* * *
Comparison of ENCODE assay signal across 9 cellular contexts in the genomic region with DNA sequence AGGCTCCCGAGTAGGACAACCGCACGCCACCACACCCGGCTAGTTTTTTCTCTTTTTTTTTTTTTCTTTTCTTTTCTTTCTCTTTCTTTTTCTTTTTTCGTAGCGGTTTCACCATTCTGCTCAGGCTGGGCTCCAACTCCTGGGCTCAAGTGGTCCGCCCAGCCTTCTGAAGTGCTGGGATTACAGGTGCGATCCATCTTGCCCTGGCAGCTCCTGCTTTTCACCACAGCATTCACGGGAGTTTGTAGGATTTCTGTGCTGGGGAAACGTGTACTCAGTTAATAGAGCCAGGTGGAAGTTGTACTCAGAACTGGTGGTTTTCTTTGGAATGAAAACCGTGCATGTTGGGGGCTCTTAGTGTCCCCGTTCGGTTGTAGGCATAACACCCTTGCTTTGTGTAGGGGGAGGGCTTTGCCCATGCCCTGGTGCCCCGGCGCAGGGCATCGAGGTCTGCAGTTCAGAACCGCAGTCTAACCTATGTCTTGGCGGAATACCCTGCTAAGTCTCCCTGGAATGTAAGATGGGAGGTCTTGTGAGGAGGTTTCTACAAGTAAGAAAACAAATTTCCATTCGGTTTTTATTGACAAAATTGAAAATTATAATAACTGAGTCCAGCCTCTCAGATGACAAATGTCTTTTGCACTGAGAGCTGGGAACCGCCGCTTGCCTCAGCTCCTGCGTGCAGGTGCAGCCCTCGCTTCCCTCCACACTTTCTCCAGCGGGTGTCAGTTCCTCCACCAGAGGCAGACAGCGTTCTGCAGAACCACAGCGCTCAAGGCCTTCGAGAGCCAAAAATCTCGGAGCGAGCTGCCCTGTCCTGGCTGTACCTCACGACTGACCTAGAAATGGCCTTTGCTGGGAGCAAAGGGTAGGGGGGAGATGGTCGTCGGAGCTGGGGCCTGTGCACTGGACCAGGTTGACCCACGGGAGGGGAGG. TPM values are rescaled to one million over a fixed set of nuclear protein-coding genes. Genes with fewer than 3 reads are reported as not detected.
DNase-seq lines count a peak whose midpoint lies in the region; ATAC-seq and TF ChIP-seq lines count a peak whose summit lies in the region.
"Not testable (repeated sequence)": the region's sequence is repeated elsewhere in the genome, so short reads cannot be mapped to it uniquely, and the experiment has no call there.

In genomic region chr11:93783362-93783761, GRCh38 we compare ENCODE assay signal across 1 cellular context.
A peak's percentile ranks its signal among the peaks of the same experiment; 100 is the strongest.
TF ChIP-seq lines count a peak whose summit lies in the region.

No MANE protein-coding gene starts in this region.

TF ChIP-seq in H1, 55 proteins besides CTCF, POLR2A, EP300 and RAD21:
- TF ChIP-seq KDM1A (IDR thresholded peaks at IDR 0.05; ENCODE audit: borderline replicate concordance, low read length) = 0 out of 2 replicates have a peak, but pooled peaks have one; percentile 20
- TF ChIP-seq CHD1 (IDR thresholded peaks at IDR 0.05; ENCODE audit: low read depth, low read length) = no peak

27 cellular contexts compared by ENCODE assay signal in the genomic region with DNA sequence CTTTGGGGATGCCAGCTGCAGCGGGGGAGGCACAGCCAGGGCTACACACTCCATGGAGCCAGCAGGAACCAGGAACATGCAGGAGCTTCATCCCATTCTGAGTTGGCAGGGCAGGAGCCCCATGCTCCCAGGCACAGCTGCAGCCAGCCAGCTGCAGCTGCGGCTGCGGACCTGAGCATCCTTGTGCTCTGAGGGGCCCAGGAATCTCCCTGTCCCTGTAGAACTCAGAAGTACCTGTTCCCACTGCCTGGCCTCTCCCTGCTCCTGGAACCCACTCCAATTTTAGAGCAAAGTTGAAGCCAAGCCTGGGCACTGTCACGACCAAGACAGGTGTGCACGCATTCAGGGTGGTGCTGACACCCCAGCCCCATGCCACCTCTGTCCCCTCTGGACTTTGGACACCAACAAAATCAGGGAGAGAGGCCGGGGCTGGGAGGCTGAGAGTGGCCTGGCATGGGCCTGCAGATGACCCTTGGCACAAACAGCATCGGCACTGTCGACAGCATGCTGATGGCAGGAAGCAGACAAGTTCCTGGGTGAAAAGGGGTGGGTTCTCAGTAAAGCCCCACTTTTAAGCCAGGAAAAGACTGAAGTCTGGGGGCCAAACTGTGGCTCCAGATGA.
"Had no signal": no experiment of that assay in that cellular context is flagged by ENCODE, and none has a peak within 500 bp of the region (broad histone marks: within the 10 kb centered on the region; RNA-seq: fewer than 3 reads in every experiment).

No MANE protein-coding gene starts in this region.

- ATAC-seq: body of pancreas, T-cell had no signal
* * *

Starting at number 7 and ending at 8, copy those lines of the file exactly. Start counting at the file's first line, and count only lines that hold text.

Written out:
No MANE protein-coding gene starts in this region.

TF ChIP-seq in H1, 55 proteins besides CTCF, POLR2A, EP300 and RAD21: